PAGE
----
But Mahmoud says only his closest friends knew about his recreational drug use. He believes that now younger people from the region, especially those from its urban centers, are more open about such things.
Asked when attitudes began to change, Mahmoud smiled and answered: “Since the Internet.“
A study called “Drugs Behind the Veil of Islam: A View of Saudi Youth,” published last October 2021 in the scientific journal Crime, Law and Social Change, came to similar conclusions.
Researchers did in-depth interviews with 18 Saudi university students and concluded that young Saudis are becoming more interested in, and open about, using drugs such as cannabis recreationally, especially online.
“The Hekmat Mohashish account posts so many funny videos and stories about hashish smokers,” one of the interviewees said, referring to a popular Facebook page that posted information and jokes about recreational drugs and had more than 1 million followers. “They are so funny that people even don’t think smoking hashish is haram [not allowed].”
Morocco is the world’s largest producer of cannabis, even though the drug is illegal there
The study also came up with other reasons for a more neutral attitude toward illicit drugs in Saudi Arabia — including more interactions with foreigners and international culture, how religious (or not) people are and the recent loosening of rules on social interaction.
“With social media, everything is more open now,” Elie Aaraj, director of the Beirut-based Middle East and North Africa Harm Reduction Association, or MENAHRA, told DW. “A younger generation knows more about drugs and how to use them.”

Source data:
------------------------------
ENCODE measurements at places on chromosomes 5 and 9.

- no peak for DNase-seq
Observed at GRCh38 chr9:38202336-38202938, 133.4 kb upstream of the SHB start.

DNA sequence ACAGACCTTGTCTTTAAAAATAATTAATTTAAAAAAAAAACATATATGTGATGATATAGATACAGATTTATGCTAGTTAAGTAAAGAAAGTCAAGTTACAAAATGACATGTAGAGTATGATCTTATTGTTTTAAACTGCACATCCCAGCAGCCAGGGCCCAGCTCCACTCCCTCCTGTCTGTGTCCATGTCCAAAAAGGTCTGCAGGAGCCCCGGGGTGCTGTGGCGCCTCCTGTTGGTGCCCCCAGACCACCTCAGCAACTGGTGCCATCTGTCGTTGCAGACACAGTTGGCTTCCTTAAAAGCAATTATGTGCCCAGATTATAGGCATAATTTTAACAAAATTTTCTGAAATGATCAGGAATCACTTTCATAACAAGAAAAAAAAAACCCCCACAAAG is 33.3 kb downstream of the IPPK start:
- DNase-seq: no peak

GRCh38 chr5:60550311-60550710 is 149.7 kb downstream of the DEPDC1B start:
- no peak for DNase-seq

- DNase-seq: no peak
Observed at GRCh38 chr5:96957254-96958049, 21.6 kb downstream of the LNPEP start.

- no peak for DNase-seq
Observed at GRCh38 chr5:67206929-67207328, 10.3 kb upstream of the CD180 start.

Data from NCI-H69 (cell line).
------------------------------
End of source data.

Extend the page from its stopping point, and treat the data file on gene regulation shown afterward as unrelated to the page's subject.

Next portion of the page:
It is impossible to know whether these changes in attitude online translate to increased drug use in real life though. Primarily this is because there are few reliable statistics on the topic.
“Data from the Middle East is scarce, and therefore we cannot say anything about any increasing trend in drug use for the region,” a spokesperson from the United Nations Office on Drugs and Crime, or UNODC, told DW. The organization compiles an annual report on illicit drug use around the world.
In its 2021 assessment of the region, MENAHRA confirmed that fact, noting that the various crises around the region make it difficult to come up with exact numbers on drug use or abuse.
While each country has different patterns of drug use depending on what substance is most readily available, the advisory organization believes that cannabis is still the most popular drug overall in the Middle East.
The experts concluded that increasing openness about its use could be seen as positive in some ways.
A more realistic approach to drug use might result in a more “plausible, coherent public policy that minimizes the risks of drug use,” Exeter University researcher Ghiabi argued.
“We need more than just repressive rules [on drug use] because these are not enough to deal with this situation,” Aaraj concluded.
Edited by: Jon Shelton